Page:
(Business in Cameroon) - The sudden interest for the Cameroon banking sector provokes a certain shiver.
"Our role should not only be limited to financing the import-export operations", says a young bank executive involved in the development of BICEC.
The appetite of the African banks
Still real, the French bank domination is about to fade. The arrival of African banking institutions (Nigerian, Moroccan and from Ivory Coast) should allow the redistribution of the cards.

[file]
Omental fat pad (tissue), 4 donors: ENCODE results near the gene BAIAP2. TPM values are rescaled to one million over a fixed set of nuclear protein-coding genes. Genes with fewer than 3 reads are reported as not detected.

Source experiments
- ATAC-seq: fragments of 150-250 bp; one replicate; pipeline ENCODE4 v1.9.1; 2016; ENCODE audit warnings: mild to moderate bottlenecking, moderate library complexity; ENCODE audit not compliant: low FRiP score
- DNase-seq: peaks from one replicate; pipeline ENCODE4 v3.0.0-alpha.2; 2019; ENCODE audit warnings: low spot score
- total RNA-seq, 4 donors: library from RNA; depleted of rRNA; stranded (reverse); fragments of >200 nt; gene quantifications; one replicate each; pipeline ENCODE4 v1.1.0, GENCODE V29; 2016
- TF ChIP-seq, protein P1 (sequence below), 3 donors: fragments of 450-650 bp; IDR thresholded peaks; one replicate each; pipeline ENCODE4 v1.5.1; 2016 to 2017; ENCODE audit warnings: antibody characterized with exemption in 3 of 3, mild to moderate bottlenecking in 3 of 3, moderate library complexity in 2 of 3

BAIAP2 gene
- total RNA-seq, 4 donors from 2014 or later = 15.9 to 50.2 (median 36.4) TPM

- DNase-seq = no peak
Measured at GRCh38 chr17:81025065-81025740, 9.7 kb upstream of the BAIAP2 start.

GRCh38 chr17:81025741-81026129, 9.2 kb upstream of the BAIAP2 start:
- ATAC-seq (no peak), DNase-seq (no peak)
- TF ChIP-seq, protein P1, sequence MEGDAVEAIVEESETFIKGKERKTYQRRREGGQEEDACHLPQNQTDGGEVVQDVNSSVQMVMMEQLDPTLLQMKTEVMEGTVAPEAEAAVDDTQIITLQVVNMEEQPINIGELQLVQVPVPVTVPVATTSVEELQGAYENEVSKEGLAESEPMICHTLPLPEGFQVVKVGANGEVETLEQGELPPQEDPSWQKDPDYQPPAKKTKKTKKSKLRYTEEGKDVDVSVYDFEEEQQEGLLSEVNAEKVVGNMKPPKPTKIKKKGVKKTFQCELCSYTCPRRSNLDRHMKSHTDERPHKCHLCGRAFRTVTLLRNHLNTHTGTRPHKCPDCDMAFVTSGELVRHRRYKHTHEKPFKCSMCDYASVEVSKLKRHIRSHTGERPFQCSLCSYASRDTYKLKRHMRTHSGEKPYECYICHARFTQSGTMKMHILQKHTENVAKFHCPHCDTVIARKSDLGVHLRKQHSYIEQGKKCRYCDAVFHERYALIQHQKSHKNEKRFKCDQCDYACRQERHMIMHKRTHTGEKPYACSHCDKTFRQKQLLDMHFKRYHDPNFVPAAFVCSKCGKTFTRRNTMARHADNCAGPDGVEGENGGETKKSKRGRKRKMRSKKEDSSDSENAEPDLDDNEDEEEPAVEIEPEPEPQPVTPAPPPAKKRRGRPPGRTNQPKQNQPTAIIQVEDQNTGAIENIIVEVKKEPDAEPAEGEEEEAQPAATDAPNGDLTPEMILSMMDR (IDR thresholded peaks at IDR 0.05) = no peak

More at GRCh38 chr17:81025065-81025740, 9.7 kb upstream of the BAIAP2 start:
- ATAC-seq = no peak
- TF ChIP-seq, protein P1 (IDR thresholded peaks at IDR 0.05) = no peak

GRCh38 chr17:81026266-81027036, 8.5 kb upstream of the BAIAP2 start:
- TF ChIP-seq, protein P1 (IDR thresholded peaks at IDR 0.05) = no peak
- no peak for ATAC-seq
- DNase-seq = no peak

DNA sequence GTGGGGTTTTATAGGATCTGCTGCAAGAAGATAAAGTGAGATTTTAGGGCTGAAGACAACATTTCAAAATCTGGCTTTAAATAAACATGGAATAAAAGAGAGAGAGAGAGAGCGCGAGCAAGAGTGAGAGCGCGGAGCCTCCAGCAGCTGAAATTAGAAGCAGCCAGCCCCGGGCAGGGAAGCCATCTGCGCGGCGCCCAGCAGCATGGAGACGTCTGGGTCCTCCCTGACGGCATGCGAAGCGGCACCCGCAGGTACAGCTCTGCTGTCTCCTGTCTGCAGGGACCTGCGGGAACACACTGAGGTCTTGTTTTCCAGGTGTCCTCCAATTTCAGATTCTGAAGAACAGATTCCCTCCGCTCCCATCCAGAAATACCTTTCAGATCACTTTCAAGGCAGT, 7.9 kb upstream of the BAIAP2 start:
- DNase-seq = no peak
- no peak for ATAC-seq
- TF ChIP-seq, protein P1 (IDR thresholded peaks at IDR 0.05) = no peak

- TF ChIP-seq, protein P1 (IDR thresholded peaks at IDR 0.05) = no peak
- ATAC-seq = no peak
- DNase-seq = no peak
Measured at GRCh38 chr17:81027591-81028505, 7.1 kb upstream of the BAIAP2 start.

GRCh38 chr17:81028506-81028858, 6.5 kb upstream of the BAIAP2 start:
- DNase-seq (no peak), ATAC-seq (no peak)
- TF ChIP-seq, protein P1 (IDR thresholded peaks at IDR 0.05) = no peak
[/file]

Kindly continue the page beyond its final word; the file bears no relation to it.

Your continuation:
A modernization born out of a long term consolidation Like all the Cameroonian economy, the banking sector has suffered from the crisis of the 80s that resulted over a long period of structural adjustment. Many banks have sunk in the late 80s and during the decade that followed. It is already the case of Cameroon Bank Corporation (SBC) which had a split-winding transfer in 1989 with the transfer of compromised debt and a merger of good assets with the Commercial bank of Credit Lyonnais (SCB-CL) . In the same year (1989) it was discussed the liquidation and closure of the Rural Development Fund (Fonadis), The Development Bank (BCD) of Cameroon, Banque Paribas (Paribas), Bank of Cameroon (Cambank) and the split-winding of the Bank of Credit and Commerce Cameroon (BCCC), with the transfer of good assets at Standard Chartered Bank Cameroon (SCBC). The year 1990 had its lot with the liquidation of the liabilities of the International Bank for Trade and Industry of Cameroon (BICICI). In November the same year as the minimum capital of banks has been raised from 300 million to 1 billion FCFA. An operation that help speed up the logic of consolidation. The division of the Meriden Cameroon Bank (MCB) and the International Bank for West Africa in Cameroon (BIAOC) have created the WB-BIAOC. In the 1990s, the harmonization of banking regulation in the CEMAC allowed players to consider now the future of the region. The sharp devaluation in 1994, accelerated the reserve of French banks towards a Cameroonian economy struggling to emerge from a strict regime of the IMF. Thus, the Banque Nationale de Paris (BNP) will withdraw its technical support to the International Bank for Trade and Industry of Cameroon (BICICI). In 1996, the WB-BIOC, after a merger, will be liquidated. It will be the same for the Credit Agricole du Cameroon, replacing the Fonade to be liquidated in 1997. The BICICI will be closed and replaced by BICEC, International Bank of Cameroon for savings and credit. The institution, majority owned by the state will be privatized simultaneously.